Ten Tips For Shorter Meetings

Board meetings require balance. While nobody appreciates a meeting in which brevity is the only value, unduly lengthy meetings discourage and exhaust everybody – directors, audience and manager. After about 3 hours, good concentration and judgment is hard to come by. A length of 60-90 minutes is a very reasonable and achievable goal for most board meetings. Try these tips to get there. 1. Come prepared Good managers provide boards with “board packets” in advance, helping directors come to the meeting prepared, avoiding time wasted as directors “get up to speed” about items set forth in the packet. Prepared directors are more efficient – read your packet. 2. Avoid overly ambitious agendas Watch out for the overly loaded agenda. Some issues can dominate a meeting, requiring thirty minutes or more. Try to handle only one such issue per meeting, if you can. Sometimes a board needs to meet more frequently, as there is too much to be done in one meeting. 3. Set the room up for a board meeting (not a town hall meeting) A board which sits facing the audience (and not each other) invites audience participation, but the audience was not elected to serve. The semicircle is the best shape, so the audience can hear as the directors talk – to the other directors. 4. Use open forum properly Many meetings are too long because both board and audience fail to respect open forum. During open forum the board should not interrupt, and during the rest of the meeting the audience should not interrupt. 5. Use consent calendars Most routine decisions should be handled via consent...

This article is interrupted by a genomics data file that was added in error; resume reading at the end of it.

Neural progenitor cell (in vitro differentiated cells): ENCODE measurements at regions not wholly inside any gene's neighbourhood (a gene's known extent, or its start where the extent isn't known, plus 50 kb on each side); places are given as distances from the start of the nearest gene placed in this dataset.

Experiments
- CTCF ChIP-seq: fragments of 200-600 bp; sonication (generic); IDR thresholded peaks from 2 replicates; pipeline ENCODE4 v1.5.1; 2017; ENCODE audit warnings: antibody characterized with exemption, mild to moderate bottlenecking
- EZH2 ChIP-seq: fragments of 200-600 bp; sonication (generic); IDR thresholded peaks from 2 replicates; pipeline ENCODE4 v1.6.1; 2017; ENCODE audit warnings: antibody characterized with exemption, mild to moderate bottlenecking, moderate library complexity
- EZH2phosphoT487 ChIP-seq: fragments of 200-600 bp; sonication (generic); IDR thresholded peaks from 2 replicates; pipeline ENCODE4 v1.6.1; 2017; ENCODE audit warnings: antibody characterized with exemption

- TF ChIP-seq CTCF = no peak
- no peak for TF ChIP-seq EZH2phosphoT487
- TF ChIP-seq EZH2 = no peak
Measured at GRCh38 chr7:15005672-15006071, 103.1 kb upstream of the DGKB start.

Nobody Will Serve